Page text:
by Sunetra Senior
Part Three (of Three): An Ideological Ambush and Choosing Utopia. Read Part One here and part Two here.
Here, another sinister aspect of the Trump campaign, now verified by the recent Cambridge Analytica scandal, was the invasive, online method through which I proposed that an amoral moneyed elite was not only manipulating, but also forcibly hijacking the public’s trust. I will again emphasise another, so far unacknowledged, caveat: this method of manufacturing investment not only cheats people short-term – including those vacuous nutjobs at the top- but sustains a deceptive, distinctly digital control well into the destructive future. Once removed and shiny, the technological medium of devices and social media is the perfect way to distract from the escalation of political inequality by cunningly feigning advancement.Continue Reading
by Sunetra Senior
Part Two (of Three): Bladerunner 2049 and a Tragic Trajectory. Read Part One here and part Three here.
Yet, a year on and the opposite seemed to manifest. Last year’s big, sponsored march was populated by blatant careerists and women who seemed to think the Feminist conclusion lay in just stony vocational power. This was the severe, stifled energy I’d been feeling. It wouldn’t have been surprising to see a placard that read: ‘Good women Go to Work!’ No wonder then, that there was also interpersonal tension and division between the various organisations at the demonstration: women were feeling competitive. Here, I will emphasise: to fixate on external acquirement such as an invincible social status and intensive office hours and treat them as if a modern romance, is to internalise a toxic masculinity that does not oppose but instead reinforces historic gender inequality. Follow this regressive trajectory, and not only do women begin to undermine their previous progress, but too, start to become foot soldiers in a universally dark tyranny.Continue Reading
by Sunetra Senior
Part One (of Three): Bourgeois Beginnings. Read part Two here and Part Three here.
‘Are we in the right place?’ was a semi-serious question posed by a friend of mine at the 2018 Women’s March, which took place in London on 4th March to commemorate worldwide Women’s Day. Having been to many demonstrations between us, including the historic 2017 Women’s March, which took place the day after President Trump’s inauguration, we had sound reference points between us too. Usually, there’s a friendly, lively atmosphere. You might even enjoy some canned ciders as you watch an animated speaker deliver one motivational speech after the next.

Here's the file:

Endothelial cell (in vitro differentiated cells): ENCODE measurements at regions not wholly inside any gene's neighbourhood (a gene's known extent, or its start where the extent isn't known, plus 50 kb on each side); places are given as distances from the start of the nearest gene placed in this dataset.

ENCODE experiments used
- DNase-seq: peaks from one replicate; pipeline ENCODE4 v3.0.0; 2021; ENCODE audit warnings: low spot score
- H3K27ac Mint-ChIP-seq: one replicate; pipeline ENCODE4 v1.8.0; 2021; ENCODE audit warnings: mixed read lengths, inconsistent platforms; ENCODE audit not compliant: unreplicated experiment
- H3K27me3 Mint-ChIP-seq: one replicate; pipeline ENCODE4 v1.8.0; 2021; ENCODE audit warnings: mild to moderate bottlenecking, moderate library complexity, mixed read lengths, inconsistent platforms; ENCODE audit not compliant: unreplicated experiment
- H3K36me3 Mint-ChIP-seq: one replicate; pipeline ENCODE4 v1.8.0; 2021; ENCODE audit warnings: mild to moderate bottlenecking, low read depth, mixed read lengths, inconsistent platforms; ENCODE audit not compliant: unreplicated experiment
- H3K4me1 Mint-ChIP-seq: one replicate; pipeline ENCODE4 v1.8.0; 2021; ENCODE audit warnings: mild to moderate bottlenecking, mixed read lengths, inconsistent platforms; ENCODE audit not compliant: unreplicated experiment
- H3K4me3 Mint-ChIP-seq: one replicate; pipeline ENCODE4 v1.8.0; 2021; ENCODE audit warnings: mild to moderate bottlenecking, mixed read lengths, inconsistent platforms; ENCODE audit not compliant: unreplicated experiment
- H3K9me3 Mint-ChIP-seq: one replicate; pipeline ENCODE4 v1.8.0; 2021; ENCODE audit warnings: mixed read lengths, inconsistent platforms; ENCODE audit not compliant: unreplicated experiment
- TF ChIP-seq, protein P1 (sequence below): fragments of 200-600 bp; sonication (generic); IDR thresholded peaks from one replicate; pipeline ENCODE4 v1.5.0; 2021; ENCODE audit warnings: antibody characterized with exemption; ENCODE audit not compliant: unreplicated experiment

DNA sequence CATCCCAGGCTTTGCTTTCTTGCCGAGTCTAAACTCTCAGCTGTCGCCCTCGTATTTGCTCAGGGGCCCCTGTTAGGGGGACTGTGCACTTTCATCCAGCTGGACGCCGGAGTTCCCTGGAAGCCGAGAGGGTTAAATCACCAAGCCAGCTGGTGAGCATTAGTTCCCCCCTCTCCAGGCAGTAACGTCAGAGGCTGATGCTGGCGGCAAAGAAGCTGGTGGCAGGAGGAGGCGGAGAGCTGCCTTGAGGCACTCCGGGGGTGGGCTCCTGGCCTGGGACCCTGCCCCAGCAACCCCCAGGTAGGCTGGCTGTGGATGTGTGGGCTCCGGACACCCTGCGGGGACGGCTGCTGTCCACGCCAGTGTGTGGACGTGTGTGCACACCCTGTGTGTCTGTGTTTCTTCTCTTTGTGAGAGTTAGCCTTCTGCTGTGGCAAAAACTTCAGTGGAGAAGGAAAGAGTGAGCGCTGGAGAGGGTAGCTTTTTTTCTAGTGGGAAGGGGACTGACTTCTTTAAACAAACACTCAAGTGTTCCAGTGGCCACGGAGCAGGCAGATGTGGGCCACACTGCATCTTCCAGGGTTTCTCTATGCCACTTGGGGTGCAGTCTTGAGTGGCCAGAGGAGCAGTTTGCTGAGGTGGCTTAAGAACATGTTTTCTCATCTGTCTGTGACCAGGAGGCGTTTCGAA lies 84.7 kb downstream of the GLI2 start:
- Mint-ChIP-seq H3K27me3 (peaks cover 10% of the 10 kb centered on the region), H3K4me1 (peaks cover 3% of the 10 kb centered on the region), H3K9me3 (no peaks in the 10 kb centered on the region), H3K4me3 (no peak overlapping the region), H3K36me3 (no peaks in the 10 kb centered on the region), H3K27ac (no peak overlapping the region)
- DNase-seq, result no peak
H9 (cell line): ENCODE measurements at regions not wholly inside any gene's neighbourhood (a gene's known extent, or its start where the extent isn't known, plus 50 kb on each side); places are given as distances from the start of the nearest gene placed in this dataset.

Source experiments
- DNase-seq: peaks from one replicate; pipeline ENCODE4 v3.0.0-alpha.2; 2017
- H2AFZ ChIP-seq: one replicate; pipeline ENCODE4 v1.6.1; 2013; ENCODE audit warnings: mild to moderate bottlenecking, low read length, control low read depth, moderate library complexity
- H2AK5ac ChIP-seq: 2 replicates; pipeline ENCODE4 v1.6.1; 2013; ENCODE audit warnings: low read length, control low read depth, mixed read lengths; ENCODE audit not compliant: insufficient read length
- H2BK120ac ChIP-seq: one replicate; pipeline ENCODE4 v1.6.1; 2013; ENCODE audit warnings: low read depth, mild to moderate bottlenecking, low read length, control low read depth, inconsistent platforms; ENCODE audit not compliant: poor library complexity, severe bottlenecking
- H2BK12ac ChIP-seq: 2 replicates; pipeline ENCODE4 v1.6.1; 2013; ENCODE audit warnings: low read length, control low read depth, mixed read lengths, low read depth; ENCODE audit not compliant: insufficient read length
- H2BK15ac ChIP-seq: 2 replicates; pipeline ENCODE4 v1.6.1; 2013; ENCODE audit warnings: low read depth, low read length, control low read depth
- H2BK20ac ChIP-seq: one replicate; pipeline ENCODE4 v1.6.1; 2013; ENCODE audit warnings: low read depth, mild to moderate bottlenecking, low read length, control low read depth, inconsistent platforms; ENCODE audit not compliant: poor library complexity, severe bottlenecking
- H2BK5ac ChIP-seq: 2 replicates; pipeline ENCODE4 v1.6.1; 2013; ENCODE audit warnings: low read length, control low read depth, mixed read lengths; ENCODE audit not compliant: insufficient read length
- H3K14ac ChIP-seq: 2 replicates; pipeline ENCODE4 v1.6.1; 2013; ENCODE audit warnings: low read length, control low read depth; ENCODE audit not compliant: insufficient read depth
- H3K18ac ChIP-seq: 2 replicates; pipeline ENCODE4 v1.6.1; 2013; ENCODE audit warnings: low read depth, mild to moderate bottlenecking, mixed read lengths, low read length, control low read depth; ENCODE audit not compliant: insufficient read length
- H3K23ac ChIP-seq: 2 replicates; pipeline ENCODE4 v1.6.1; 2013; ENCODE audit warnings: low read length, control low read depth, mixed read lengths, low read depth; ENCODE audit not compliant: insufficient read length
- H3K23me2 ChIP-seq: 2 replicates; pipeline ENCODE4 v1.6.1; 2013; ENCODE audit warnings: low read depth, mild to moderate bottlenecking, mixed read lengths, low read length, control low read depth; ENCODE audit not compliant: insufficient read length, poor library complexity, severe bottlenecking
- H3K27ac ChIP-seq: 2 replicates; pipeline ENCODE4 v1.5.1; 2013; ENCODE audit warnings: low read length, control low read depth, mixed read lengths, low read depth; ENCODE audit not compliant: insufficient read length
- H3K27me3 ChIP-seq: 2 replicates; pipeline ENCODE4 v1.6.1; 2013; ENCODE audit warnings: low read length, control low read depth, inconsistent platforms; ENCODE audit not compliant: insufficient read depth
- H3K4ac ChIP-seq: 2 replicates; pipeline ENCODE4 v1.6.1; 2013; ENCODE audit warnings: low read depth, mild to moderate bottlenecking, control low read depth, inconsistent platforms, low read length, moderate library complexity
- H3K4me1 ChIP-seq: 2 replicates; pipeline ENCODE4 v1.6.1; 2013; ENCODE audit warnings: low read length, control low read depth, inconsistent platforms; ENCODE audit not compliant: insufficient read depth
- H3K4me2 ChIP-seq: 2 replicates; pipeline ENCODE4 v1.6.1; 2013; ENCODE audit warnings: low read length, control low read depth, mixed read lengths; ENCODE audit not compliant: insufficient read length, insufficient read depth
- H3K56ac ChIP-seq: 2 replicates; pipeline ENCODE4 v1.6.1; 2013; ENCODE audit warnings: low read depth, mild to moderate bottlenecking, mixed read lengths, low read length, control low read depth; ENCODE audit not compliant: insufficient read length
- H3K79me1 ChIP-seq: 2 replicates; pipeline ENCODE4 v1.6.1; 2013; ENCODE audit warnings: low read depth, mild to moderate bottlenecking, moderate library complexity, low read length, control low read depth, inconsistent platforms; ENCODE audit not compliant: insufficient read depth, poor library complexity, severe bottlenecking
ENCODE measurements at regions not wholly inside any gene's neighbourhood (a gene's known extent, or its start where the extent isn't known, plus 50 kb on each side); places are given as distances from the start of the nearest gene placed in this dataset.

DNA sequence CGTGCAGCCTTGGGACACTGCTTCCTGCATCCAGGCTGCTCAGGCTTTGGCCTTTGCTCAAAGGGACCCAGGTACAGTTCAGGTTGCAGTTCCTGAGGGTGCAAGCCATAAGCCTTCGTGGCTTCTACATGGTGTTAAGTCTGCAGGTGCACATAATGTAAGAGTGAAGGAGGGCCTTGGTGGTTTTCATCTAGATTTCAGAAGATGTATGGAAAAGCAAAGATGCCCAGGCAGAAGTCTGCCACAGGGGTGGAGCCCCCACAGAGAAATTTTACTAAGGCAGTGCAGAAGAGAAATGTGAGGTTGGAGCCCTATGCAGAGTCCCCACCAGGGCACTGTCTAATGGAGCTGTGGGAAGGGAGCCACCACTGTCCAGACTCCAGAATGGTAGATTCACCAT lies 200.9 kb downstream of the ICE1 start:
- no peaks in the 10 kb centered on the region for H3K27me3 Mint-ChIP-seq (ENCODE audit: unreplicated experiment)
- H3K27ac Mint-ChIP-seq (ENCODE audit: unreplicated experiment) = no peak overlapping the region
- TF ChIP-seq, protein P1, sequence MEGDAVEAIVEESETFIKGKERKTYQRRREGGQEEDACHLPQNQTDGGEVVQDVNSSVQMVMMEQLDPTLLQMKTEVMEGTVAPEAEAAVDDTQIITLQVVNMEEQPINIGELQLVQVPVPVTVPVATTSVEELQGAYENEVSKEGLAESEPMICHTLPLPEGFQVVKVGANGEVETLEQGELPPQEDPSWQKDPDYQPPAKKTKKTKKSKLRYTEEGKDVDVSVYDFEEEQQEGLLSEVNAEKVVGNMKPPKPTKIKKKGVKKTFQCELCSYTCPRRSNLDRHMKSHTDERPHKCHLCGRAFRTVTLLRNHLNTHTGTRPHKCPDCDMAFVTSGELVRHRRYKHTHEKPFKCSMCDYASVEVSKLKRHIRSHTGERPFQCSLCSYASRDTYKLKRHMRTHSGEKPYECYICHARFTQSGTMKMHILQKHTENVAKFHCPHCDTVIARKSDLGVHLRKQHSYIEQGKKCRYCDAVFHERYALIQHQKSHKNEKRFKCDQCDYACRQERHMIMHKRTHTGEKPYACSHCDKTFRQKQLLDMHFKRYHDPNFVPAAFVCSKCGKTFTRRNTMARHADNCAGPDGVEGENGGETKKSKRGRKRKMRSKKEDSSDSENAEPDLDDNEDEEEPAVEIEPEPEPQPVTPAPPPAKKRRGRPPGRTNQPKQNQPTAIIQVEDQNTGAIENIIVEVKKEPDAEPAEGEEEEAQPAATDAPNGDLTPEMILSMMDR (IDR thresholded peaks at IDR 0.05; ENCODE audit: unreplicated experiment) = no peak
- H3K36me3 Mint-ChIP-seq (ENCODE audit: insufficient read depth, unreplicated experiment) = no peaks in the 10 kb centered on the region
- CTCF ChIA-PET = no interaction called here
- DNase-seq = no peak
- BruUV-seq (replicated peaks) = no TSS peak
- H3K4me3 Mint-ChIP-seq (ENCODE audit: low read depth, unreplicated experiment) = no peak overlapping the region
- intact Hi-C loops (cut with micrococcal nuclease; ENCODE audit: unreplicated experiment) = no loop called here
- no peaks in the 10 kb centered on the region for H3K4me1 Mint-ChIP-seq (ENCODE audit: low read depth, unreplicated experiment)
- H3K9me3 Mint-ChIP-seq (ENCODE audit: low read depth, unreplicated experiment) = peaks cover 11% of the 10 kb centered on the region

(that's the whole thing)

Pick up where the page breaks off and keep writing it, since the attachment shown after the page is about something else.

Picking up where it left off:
In 2018, however, the big women’s march was sedate, controlled, and most alarmingly of all: conformist. I even got elbowed in the face by a male police officer who told me to ‘stay within the demonstration line’. This was immediately after I’d passed a giant stone pedestal, encircled by a murder of male reporters, gathered creepily at that higher vantage point like gigantic crows. Hitchcockian voyeurism aside, women also seemed to be adopting the strange, disciplinary mood. One female speaker said to keep fighting ‘even if it took another 100 years’. But where was the urgency? Where ‘was the anger’? as feminist performer Sophie Cameron tweeted out.Continue Reading
by Chris Jarvis
We return with a round-up of the best radical music from the past year!
By Lewis Martin
Last week’s Conservative Party conference in Birmingham was met with sizeable protests, as you’d expect given the party’s actions in its eight years in power. Groups such as the People’s Assembly opened the weekend with their usual rally and march against the continued austerity measures being implemented across the country, to the detriment of many in society. I was lucky enough to witness and be involved in one of the most powerful protests, on the final day of the conference, when Disabled People Against the Cuts (DPAC) led action against the continued rollout of the failing universal credit system and the ongoing cuts to benefits by the Department of Work and Pensions (DWP).
by Eli Lambe
Created as a collaboration between Menagerie Theatre Company and the University of Cambridge Geography department, The Great Austerity Debate is a collaborative experience aiming to bring the experiential and material consequences of austerity into focus through the life of one single mum, Megan.
by Gunnar Eigener
Content warning: mentions xenophobia.
As the UK government stutters to find ways to deal with the looming end date for Brexit negotiations, the news is awash with alternatives, the prospect of ‘no deal’, leadership challenges and campaigns for a second referendum. While the fight goes on, one problem is becoming increasingly apparent, not just in the UK, but globally; where is the opposition to the creeping right-wing politics that is slowly casting its shadow over the world?